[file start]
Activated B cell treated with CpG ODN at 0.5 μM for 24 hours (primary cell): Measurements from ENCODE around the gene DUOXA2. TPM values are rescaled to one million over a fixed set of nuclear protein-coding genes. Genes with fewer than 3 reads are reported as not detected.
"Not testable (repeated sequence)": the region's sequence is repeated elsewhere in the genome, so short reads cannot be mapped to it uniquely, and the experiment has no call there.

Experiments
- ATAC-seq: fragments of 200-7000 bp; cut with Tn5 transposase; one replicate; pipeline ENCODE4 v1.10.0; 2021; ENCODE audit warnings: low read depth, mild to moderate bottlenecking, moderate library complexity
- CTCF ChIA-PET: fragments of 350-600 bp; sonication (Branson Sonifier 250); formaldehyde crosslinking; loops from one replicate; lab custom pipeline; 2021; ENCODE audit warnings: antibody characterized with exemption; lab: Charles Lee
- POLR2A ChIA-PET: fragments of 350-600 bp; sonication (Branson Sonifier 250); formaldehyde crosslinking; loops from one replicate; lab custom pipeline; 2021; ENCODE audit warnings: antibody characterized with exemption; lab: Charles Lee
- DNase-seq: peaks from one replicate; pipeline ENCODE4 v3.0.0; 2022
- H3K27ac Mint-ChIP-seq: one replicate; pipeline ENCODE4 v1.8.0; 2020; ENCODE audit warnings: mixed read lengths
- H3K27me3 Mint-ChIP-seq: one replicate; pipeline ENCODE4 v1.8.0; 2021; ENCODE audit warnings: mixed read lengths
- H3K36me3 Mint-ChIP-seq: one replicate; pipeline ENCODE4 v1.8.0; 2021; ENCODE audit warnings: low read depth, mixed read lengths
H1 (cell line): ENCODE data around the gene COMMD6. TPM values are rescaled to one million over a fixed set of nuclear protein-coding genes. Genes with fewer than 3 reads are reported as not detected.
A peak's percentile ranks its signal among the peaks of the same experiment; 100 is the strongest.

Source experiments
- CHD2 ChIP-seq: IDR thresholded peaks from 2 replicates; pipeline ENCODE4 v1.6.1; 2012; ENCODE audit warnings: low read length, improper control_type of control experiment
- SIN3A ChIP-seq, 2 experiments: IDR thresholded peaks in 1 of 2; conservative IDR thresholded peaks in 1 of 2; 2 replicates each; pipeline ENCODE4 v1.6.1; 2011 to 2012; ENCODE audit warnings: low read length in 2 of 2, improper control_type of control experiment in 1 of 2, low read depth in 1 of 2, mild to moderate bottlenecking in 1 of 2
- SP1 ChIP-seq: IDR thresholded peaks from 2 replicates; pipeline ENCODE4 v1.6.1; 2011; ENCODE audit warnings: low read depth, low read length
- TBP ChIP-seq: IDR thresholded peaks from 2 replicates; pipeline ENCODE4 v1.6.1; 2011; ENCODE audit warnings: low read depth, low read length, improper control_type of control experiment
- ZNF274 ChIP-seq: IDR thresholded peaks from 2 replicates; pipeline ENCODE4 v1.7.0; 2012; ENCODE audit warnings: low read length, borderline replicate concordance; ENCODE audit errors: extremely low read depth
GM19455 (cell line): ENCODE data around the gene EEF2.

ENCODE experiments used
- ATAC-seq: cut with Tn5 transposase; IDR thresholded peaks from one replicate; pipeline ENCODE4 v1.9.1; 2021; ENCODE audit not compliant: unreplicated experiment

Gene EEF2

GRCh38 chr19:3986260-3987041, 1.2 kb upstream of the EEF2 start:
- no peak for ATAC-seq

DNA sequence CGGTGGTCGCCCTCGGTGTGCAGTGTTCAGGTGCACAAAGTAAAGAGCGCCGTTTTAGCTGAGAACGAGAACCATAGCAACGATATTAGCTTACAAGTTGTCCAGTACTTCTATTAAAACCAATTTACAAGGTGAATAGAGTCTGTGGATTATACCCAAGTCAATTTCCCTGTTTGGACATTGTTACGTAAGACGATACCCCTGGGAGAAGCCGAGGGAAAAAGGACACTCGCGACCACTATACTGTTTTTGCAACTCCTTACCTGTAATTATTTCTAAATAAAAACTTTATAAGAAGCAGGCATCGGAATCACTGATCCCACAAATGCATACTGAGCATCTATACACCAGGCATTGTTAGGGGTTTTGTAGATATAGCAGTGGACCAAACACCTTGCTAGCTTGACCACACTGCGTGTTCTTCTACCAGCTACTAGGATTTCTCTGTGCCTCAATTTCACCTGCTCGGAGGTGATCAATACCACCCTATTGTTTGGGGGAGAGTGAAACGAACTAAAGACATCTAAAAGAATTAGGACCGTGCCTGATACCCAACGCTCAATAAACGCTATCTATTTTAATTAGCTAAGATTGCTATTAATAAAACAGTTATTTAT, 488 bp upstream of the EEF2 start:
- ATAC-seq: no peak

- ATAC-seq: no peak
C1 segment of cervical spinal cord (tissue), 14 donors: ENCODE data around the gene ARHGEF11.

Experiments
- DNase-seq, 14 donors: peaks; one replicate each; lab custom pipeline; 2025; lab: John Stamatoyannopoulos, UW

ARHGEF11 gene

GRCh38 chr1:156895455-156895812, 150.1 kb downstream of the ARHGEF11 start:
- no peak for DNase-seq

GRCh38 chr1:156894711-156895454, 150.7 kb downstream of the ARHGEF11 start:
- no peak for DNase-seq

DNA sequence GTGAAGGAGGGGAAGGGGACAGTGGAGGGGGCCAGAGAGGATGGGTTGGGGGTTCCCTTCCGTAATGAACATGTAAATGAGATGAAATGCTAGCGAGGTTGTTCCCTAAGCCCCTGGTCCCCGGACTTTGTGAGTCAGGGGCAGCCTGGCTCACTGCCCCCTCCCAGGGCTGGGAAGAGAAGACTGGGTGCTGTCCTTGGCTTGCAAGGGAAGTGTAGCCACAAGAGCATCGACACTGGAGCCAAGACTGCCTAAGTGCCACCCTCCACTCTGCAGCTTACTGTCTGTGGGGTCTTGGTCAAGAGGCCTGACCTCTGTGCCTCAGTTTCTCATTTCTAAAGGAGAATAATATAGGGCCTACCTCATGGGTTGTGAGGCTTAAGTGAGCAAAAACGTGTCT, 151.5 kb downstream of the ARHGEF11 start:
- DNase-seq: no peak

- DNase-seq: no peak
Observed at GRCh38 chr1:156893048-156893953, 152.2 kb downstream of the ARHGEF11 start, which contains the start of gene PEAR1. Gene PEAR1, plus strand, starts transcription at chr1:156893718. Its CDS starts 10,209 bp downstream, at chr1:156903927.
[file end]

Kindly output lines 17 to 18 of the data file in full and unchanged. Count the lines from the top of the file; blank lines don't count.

- TBP ChIP-seq: IDR thresholded peaks from 2 replicates; pipeline ENCODE4 v1.6.1; 2011; ENCODE audit warnings: low read depth, low read length, improper control_type of control experiment
- ZNF274 ChIP-seq: IDR thresholded peaks from 2 replicates; pipeline ENCODE4 v1.7.0; 2012; ENCODE audit warnings: low read length, borderline replicate concordance; ENCODE audit errors: extremely low read depth